It is after all a four-way signpost.
Seven-way (and more) if we include past, now and future
and wrap these in a spiritual domain.
The novice coming to study and explore the periplus (Cunliffe, 2001) that is health and social care (plus informatics), is presented with a daunting and yet exciting coastline.
The curriculum the new learner must navigate ('negotiate' literally via learning contracts) lies before them the challenge heightened by several vanishing points on several horizons.
Our senses are designed to quantify and our intellect to qualify this thing we call distance. Distance within conceptual spaces and the semantic web is all about semantics: the meaning of the terms we use in everyday and specialised languages.
If it is not a case of begging the question, consider the key concepts that comprise an explanation of h2cm.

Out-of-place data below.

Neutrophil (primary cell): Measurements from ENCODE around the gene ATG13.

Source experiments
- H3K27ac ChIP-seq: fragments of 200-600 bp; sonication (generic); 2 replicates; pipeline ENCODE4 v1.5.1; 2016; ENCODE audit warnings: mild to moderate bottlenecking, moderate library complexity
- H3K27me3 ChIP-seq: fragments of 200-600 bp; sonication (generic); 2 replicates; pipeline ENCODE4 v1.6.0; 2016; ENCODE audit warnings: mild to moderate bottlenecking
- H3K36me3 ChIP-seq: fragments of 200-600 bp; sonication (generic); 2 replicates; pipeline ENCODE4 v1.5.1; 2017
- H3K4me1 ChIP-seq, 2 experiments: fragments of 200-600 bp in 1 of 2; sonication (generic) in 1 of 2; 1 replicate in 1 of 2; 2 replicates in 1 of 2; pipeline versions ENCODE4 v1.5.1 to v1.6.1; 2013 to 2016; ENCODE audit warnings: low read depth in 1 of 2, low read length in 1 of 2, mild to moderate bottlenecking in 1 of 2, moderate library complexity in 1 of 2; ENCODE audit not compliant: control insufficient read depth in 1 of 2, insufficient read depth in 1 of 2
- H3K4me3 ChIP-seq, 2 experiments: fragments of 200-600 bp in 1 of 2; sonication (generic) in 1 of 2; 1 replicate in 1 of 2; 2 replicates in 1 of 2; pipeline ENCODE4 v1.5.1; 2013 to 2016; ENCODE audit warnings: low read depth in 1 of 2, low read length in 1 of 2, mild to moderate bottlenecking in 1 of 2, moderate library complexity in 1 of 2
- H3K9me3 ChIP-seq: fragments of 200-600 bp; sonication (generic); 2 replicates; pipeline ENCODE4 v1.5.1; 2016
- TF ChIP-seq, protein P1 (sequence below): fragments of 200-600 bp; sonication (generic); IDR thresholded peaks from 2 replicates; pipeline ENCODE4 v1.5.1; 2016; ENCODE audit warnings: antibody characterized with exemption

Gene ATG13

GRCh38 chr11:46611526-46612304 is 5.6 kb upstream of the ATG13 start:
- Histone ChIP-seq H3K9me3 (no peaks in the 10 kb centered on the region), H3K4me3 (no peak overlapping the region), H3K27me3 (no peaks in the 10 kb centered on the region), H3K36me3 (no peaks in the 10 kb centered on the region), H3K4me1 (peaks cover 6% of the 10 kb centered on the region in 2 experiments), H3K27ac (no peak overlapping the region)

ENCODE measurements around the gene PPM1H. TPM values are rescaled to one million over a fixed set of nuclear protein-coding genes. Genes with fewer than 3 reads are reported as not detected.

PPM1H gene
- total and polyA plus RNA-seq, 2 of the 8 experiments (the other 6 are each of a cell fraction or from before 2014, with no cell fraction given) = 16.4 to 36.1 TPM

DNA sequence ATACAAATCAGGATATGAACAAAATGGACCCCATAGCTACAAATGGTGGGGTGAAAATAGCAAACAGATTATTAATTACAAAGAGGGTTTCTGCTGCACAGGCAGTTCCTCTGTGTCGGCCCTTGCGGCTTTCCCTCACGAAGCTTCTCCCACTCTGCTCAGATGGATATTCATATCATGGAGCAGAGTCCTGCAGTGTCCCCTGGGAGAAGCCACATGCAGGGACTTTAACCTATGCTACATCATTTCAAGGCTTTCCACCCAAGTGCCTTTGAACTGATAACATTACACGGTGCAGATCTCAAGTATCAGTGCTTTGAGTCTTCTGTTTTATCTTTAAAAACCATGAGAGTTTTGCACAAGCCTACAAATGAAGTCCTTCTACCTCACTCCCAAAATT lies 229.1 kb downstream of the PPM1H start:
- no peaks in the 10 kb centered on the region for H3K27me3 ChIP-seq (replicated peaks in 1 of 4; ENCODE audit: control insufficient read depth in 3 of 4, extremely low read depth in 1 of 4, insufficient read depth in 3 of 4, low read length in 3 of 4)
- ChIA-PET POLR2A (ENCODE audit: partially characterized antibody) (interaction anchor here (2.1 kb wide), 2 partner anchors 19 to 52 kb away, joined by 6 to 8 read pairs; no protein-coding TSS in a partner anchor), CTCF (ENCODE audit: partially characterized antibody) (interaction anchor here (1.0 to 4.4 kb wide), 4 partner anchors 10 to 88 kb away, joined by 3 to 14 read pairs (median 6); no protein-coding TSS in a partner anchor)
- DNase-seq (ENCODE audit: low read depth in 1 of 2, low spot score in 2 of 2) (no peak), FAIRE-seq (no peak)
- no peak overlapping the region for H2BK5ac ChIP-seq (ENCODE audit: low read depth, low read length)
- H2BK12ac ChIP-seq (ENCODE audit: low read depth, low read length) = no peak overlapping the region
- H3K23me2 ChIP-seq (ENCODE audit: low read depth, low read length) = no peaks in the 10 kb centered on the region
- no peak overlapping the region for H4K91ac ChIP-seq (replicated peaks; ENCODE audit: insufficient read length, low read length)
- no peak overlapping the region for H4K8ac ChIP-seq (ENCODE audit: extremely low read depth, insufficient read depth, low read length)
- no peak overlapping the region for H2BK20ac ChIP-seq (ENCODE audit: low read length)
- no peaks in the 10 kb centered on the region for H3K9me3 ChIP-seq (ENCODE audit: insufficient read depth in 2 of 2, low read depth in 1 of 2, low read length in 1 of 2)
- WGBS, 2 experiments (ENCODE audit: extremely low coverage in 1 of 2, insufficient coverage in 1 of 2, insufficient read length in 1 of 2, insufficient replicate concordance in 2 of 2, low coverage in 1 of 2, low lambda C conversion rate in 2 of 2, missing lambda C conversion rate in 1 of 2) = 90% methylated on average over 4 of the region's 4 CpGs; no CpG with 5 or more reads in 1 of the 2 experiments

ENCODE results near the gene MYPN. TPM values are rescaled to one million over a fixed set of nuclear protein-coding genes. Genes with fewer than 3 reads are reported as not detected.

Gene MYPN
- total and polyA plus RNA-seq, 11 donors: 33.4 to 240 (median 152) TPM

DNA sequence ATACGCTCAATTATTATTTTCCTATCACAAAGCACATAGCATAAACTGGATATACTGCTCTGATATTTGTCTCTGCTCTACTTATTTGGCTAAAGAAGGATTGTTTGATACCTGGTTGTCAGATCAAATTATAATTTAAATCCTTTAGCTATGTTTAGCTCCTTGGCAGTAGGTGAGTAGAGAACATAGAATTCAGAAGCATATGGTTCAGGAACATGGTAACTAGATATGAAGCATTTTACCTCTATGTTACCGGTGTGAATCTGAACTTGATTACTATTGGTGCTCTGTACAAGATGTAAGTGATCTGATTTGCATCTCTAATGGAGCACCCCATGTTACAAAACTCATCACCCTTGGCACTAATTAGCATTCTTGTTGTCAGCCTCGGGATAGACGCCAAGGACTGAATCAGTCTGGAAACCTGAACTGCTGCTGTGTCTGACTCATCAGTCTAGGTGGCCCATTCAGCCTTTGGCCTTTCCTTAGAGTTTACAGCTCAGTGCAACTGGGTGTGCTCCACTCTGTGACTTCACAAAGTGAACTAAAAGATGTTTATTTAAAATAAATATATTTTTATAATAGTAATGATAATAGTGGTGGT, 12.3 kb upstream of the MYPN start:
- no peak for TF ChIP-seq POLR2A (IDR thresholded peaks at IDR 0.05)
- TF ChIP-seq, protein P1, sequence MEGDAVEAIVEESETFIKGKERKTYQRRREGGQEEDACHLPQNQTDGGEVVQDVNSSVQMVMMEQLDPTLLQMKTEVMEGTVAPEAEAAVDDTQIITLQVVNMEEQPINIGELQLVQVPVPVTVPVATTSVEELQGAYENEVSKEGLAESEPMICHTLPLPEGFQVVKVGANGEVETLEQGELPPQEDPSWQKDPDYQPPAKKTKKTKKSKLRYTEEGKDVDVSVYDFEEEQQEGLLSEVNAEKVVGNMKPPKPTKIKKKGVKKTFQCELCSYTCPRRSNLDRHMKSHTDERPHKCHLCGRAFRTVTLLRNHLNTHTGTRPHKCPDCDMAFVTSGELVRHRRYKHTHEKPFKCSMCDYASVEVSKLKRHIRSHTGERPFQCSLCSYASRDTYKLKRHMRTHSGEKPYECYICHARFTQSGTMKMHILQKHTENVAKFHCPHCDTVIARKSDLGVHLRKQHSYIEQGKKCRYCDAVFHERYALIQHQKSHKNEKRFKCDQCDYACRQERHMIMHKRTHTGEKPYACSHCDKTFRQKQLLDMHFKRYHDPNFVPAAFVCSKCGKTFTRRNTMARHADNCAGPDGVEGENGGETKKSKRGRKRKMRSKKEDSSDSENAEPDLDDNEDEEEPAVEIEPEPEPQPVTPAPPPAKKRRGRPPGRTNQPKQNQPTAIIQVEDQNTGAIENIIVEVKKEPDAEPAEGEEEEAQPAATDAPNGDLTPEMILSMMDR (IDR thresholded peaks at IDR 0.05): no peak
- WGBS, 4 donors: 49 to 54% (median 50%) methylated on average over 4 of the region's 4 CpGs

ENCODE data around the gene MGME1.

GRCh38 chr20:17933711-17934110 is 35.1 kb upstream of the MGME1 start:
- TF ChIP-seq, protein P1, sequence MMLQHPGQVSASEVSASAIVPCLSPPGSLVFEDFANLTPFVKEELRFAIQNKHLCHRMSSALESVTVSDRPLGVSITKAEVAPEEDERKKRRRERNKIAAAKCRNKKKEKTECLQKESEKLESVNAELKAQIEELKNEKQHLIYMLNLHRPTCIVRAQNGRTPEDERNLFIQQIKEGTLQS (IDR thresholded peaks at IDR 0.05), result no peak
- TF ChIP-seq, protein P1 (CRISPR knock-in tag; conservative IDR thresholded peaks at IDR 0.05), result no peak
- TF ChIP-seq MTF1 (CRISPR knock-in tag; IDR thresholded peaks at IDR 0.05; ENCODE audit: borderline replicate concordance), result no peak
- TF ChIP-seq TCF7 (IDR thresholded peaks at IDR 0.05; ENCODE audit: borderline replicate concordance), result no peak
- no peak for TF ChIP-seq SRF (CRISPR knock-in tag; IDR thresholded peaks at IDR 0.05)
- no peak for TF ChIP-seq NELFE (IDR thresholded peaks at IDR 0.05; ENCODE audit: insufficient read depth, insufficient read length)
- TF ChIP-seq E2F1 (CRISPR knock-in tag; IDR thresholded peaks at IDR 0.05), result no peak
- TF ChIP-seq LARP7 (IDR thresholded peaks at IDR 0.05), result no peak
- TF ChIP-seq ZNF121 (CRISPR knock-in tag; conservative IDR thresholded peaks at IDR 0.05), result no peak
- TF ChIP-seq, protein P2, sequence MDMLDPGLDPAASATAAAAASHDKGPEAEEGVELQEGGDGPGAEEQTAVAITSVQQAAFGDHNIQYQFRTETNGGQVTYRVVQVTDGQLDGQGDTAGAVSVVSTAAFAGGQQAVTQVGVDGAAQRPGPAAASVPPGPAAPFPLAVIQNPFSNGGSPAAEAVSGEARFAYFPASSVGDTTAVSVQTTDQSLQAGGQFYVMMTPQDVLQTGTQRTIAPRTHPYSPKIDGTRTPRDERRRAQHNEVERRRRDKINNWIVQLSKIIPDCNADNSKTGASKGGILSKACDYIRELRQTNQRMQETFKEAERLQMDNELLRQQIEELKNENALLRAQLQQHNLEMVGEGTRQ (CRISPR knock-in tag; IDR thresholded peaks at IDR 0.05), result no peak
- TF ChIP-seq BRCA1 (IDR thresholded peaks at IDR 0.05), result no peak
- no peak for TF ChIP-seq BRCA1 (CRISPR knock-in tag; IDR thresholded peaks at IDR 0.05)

Declare one concept, for example, ‘individual’ and we create a semantic singularity (in the sense of conceptual plurality not noun?). As soon as we add another concept, such as 'group' a conceptual space (the h2cm grid or matrix) is created.
They provide a spatial and cognitive scaffold.
Like gravity each concept is related to others by an all pervasive force.
The force here while not physical, it is universal in the sense that every concept is associated with the others by virtue of their similarity. Even if not physical in that arc of the diver sense, this similarity can be calculated and can be represented computationally within a computer program or virtual reality environment – the force potentially represented as feedback.
Gardenfors, P. (2000). Conceptual Spaces, MIT Press, London.
Cunliffe, B. (2001). The Extraordinary Voyage of Pytheas the Greek, Penguin.
semantic singularity? I thought of singularity in the astronomical sense at first, but found ...
Levy, P. (2008). Beyond Semantic Web SEMANTIC SPACE